Goldfish Ryukin.jpg

  • Pearlscale goldfish – It is a spherical-bodied goldfish with finnage similar to the fantail goldfish. It has a shorter and rounder body compared to other goldfish. Due to the sphere-shaped body, they are very susceptible to constipation. You will need to soak the flakes or pellets first under water for a few minutes in order to remove the air from the food before feeding it to the pearlscales. They have whitish pearl-like raised scales which they look attractive to many people. When their scales fall off, they will grow only into regular scales. They should not be kept in an aquarium with rough objects that can cause their scales to fall off.

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  • Telescope goldfish – It is similar to the fantails, except that it has protruding eyes. It has zoomed, thus limited, vision and should not be kept in an aquarium with rough objects that can harm or even can cause blindness to their protruding eyes. Usually, black telescopes are referred to as black moors and many peoples differentiate them from telescope goldfish; black moors have a velvety black or black matte body and broader, longer and more deeply forked tails, while telescopes do not come in black. Some people say that the black moor is a separate variety of goldfish, but this is wrong. In addition, black moors are not called black moors, instead, they are called black telescopes because black moors are only different in color. Most bred telescope goldfish have a dorsal fin but some don’t have.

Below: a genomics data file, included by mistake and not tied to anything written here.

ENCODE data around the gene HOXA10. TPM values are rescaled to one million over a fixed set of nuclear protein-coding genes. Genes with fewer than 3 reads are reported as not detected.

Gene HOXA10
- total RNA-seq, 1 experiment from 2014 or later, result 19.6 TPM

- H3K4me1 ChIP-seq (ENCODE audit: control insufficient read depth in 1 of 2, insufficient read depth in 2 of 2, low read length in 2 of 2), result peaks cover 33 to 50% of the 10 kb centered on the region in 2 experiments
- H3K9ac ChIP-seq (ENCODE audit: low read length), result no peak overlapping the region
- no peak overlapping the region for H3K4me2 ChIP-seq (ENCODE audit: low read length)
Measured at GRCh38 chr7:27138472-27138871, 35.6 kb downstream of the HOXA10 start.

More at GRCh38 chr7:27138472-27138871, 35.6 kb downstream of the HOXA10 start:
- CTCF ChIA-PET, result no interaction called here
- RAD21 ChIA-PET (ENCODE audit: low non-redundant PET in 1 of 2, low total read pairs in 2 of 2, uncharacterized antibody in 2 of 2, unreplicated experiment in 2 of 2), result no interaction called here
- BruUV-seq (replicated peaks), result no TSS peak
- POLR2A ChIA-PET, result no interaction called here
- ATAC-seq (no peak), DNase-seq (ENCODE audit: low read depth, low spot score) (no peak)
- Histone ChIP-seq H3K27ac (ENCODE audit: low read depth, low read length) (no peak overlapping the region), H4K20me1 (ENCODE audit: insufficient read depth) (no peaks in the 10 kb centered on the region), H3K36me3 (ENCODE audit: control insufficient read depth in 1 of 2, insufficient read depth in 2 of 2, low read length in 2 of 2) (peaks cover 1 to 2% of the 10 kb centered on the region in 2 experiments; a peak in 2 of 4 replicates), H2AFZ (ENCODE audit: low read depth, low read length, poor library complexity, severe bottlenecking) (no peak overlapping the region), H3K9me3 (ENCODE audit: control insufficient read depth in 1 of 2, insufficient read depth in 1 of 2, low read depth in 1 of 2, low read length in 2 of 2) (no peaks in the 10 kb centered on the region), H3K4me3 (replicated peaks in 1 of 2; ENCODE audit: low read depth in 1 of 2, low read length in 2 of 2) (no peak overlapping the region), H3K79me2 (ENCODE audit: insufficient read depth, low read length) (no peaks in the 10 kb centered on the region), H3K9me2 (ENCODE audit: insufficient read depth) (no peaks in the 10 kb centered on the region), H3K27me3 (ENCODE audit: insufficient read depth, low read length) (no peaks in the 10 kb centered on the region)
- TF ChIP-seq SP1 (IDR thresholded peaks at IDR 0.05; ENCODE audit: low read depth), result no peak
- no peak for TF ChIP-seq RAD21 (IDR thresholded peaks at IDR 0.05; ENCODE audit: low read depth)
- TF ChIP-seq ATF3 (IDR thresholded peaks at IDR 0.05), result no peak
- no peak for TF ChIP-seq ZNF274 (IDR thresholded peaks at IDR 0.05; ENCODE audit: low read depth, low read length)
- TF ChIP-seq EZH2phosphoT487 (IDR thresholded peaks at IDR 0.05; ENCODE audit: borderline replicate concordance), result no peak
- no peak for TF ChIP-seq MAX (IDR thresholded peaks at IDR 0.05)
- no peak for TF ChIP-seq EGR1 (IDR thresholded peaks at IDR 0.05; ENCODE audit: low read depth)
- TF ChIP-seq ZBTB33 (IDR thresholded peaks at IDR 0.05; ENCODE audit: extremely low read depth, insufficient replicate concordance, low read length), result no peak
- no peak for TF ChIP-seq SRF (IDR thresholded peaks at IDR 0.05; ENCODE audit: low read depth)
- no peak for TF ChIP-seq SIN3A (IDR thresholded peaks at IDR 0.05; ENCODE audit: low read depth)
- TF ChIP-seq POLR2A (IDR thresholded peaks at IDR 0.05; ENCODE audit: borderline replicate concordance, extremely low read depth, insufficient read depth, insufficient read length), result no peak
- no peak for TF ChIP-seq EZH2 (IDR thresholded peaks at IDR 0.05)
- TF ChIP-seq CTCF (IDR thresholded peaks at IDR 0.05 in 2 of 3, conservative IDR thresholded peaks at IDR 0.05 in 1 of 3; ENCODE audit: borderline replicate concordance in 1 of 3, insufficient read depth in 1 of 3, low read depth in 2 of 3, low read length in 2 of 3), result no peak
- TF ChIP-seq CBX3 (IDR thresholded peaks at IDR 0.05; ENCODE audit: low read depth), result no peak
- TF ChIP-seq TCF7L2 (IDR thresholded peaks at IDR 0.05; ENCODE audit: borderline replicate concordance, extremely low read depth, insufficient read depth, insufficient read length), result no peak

• Demekin goldfish – It is similar to the telescope goldfish, except that it has short, deep body with a characteristic shoulder hump like the ryukin goldfish. Since they have a larger hump, you need an aquarium that is taller than most fancy goldfishes require.

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  • Oranda goldfish – It is characterized by a prominent raspberry-like hood (also known as wen or head growth) that encases the whole head except for the eyes and mouth. It is similar to the fantail goldfish, except it has a head growth. Orandas should not be kept in an aquarium with rough objects that can harm their head growths, which can cause infection.

OrangeOranda.jpg

  • Curled-gill goldfish – It is any goldfish type with curled-gills or with gills that are turned outwards. It is an uncommon variety of fancy goldfish that has been developed by specialist enthusiasts. It owes its name from the out-turned appearance of its gill covers.